Client: BMP DDB
Designers: Angus Hyland, Charlie Smith
To celebrate its last 30 years, advertising agency BMP DDB decided to blow its own trumpet to clients and employees with a 160-page coffee table book showcasing its favourite campaigns. BMP Creates is packed with screen grabs of ads from the 1970s onwards and minimal text.
Pentagram decided an uncoated paper would suit the project. The quality of images was poor and the consultancy had to work mostly with low-resolution 35mm images, which were often out of focus and pixelated. A coated paper would have drawn attention to the poor quality, but uncoated stock was more sensitive to the low standard and softened the images.
Second, Pentagram felt uncoated paper subdued the colour, which would have been too garish as the book is highly picture-led. The text was often flowed over the screen grabs, and the paper, Neptune Unique from the Fenner Paper Company, accentuated the contrasts between sharp text and slightly out-of-focus imagery. Pentagram partner Angus Hyland says the physical quality of uncoated stock was one of the main reasons it was used on this project. ‘A book designed to be picked up repeatedly requires touchy-feeliness – which glossy coated paper can’t provide,’ he says. Pentagram designer Charlie Smith agrees uncoated paper is more substantial and is perfect for books. As a rule, Pentagram prefers uncoated paper as it has more character, she says, but concedes some jobs – such as corporate projects – dictate a different type of paper.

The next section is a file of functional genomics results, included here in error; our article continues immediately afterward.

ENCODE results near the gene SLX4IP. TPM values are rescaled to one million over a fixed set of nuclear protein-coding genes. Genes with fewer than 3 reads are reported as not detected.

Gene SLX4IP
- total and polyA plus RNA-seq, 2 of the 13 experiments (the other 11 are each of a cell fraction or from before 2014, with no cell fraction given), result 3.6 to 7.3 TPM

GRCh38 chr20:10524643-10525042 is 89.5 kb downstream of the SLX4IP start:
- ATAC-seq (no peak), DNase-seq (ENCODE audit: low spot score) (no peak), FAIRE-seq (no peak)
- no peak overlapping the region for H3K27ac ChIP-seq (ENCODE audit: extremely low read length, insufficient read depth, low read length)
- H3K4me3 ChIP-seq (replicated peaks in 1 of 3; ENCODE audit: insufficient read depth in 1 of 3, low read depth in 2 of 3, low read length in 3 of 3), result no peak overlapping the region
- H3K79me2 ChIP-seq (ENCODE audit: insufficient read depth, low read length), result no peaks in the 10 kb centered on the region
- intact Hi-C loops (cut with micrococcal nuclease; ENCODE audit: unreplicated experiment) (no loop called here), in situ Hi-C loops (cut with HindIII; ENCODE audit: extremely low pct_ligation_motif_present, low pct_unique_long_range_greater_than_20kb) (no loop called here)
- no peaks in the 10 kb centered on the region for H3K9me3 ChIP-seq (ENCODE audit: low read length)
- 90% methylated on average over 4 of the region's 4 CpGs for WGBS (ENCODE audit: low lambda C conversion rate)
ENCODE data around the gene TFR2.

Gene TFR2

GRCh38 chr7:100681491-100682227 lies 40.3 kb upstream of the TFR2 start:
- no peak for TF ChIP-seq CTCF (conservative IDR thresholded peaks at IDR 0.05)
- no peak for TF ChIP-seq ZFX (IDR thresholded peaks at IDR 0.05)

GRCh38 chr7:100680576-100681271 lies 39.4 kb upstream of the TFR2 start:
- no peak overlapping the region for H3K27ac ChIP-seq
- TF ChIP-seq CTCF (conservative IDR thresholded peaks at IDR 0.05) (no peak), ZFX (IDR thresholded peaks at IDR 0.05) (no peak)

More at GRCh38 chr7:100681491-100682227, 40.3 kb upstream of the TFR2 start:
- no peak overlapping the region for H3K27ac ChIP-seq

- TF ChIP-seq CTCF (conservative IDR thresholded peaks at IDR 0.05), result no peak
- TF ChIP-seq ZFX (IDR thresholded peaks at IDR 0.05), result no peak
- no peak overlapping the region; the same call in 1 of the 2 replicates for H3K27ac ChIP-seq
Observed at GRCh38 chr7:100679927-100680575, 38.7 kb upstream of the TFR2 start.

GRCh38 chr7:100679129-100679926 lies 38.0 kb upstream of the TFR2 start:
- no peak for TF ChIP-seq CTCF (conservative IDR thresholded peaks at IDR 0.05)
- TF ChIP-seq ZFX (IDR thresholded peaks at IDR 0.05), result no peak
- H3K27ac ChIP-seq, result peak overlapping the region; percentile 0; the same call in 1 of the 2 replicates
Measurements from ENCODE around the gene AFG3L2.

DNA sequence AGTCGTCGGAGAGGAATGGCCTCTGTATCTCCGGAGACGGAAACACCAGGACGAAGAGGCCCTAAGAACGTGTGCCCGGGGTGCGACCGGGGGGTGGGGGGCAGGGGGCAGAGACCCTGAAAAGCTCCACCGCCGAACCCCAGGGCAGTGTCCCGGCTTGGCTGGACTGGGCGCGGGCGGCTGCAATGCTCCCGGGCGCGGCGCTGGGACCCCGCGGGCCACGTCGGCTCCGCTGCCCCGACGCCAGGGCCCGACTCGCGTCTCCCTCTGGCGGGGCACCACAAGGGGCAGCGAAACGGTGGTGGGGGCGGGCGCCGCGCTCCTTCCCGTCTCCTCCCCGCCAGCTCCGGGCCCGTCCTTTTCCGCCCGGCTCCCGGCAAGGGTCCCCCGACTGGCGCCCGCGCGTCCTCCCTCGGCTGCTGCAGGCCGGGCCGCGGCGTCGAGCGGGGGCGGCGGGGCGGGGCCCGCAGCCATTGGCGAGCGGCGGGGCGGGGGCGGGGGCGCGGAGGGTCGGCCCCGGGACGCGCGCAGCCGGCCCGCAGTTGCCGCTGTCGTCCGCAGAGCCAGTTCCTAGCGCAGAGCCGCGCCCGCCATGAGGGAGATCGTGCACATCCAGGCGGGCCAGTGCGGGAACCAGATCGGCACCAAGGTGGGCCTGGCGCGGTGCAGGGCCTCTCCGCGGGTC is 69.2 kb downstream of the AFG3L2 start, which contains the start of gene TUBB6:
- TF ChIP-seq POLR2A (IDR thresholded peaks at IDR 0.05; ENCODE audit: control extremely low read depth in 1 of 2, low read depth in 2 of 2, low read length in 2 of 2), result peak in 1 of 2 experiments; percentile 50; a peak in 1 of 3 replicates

Smith thinks designers will always use uncoated paper, as it is attractive and reliable. ‘Types of uncoated stock will come and go as designers experiment, but as a paper type it will stand the test of time,’ she says. ‘I don’t foresee a mass exodus to coated paper in the future.’